Luckily, I got an opportunity to move just four months later.


In the end of December, I decided to email Campus France to ask them if they may have any rooms available in other residences. To my surprise, they replied straight away saying that there are in fact some rooms at Cité Universitaire (CIUP) - the famous 'student city' of Paris which is basically an enormous park with 38 residences: from maisons that remind you of Hogwarts with their gilded coats of arms to colourful futuristic buildings.

Thousands of lucky students from around the world live here - I say lucky, because it really is difficult to get admitted: for example, when I was trying to prolong my stay after my scholarship period was finished, I was not able to succeed despite having a great application. Living here is truly a great experience. In the Cité Universitaire park, you can find rare species of plants and insects, the quality of air here is good, and there are plenty of opportunities to train outside. In the main building, there are Service d'Accueil des Étudiants Étrangers, a student cafeteria with very affordable prices, a gym with a swimming pool, and a library - moreover, Angèle's music video for her popular song 'Balance ton quoi' was also filmed nearby.

Anyway, I suppose you won't be surprised to learn that the next day I was in the Campus France office. I was offered a room (own bathroom + common kitchen) at Maison des Provinces de France which was built in 1933. The place was smaller and more expansive than my previous one; but the history of CIUP, its location (only one minute to the tram station and the Montsouris park, just seven minutes to metro line 4), plenty of different supermarkets and shops - all these were the reasons why I was still happy to move (although the moving day itself makes me cringe to this day).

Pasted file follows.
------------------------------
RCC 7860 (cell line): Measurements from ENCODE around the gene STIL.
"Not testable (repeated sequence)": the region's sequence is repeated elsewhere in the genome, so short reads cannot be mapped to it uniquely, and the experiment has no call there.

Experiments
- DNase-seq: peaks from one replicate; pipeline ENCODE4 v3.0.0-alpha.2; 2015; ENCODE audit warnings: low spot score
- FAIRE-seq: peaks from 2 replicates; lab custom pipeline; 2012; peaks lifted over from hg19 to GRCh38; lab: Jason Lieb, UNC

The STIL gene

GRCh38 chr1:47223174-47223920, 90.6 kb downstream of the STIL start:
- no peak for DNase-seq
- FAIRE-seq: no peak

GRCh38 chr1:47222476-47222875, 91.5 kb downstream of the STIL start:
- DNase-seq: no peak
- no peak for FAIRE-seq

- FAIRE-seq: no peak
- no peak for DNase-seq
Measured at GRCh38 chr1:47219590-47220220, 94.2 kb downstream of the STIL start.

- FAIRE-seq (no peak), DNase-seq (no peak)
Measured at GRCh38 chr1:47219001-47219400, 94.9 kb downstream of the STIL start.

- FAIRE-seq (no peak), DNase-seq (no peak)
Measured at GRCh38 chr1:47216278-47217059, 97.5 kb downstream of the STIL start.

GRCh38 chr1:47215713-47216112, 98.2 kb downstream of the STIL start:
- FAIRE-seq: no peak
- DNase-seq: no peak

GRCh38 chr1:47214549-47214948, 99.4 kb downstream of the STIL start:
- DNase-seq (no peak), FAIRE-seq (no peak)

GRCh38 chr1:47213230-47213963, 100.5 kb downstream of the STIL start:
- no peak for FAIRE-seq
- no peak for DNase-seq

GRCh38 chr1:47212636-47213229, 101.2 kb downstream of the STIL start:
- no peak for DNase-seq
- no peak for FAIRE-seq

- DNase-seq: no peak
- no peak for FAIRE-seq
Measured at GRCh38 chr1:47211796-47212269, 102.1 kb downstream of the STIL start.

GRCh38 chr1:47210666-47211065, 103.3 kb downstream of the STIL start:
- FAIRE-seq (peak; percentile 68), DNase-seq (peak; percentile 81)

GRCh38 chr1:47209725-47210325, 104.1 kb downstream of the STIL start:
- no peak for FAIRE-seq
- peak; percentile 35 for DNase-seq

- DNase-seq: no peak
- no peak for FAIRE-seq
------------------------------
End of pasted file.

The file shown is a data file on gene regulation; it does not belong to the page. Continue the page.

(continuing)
Here are some of the other obvious advantages of living at Cité Universitaire (notably at Maison des Provinces de France): lots of wood in the rooms, big beautiful windows and elegant staircases, weekly room cleaning, regular bed linen changes, cheap and well-equipped laundry at rez-de-chaussée, common study rooms, on-campus safety. When it comes to disadvantages, I would point out the following: elevators (constantly out of service), common kitchen (overpowering smells, blocked sinks, and disgustingly dirty stoves), weak wi-fi (a router or a cable is a must), single beds, barely-there heating during the winter, and am-I-in-the-sauna heat during the canicule period (when the temperatures started hitting +42-43 marks last summer, even the clothes that were inside my wardrobe on the opposite side of the window were getting warm).

If you will be lucky enough to get a room at CIUP, do keep in mind that there is literally nothing in the rooms except for furniture - no cooking utensils, no toilet paper, no hangers; you will have to purchase absolutely everything. However, since people are constantly moving in and out, there are often 'sales' of items that departing students do not need anymore - sometimes they even give things away for free. When it comes to the rent, it differs significantly from maison to maison. Mine was ~550 euros/month; without the scholarship you would have to pay ~750 euros.

I lived at Cité Universitaire for seven months, from January to August 2019. I was longing to experience living at a student residence like this for quite a while (blame the countless American movies I watched growing up) - in a historical building, with forged staircases, and a library with high ceilings and cozy yellow light coming from reading lamps. On top of that, renting a room at a student residence allows one to avoid a lot of organisational issues that anyone would encounter should they decide to look for and rent a studio on their own. This is why if you do have an opportunity to live at a student residence, I would highly recommend using it.

I sincerely hope that you found this article helpful. I decided to share my experience because I remember how before moving to France I was also looking for photos of residences and for reviews - but to no avail. If you have any questions (for example, about deposits, meals at the student canteens, etc.), I will be happy to reply to them in the comments section down below!

Also, please let me know if you would like to read about my experience of looking for and renting an apartment in Paris - or maybe the information you can already find online is, in fact, enough?..